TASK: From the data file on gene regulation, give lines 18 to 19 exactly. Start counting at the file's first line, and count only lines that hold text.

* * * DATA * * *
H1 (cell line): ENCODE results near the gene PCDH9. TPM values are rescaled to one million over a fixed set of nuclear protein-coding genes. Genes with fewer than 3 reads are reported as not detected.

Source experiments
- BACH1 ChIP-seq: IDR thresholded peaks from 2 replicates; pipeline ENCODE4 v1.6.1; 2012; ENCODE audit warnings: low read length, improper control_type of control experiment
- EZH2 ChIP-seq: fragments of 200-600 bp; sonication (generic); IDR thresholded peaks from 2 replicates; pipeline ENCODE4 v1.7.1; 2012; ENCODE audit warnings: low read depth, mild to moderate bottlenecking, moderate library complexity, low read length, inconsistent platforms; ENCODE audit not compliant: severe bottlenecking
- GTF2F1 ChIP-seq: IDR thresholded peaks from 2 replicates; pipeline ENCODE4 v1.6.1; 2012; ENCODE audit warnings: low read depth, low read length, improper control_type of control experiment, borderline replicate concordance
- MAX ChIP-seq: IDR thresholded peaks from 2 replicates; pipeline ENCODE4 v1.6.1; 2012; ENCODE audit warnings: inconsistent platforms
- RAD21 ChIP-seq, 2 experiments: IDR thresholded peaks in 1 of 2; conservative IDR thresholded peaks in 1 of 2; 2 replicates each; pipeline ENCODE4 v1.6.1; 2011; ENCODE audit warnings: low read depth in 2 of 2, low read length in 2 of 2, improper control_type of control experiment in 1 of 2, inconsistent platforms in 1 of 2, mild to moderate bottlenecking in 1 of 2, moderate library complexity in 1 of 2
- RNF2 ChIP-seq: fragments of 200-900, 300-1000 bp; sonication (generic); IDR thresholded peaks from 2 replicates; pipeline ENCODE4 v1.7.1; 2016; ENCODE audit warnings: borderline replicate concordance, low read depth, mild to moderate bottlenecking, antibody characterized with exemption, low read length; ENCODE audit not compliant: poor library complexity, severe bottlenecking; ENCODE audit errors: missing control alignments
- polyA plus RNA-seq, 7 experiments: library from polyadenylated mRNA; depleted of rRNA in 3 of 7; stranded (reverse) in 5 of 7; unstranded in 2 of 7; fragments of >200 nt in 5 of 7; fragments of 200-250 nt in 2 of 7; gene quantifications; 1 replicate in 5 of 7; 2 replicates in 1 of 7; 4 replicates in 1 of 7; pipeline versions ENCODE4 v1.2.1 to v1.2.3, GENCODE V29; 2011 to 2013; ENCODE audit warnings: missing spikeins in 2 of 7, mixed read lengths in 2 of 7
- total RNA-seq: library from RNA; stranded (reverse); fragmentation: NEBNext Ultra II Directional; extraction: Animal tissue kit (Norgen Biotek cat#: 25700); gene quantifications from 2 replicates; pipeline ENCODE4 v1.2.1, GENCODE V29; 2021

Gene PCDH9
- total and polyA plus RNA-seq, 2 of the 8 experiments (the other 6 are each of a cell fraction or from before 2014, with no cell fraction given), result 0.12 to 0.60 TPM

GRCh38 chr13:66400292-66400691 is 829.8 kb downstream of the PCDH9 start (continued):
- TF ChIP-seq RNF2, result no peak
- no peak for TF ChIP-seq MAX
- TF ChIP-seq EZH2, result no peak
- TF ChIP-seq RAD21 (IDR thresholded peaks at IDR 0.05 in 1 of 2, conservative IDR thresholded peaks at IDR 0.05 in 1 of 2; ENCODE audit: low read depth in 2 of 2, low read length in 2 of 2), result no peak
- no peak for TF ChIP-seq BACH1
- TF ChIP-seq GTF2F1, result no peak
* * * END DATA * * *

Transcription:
- no peak for TF ChIP-seq BACH1
- TF ChIP-seq GTF2F1, result no peak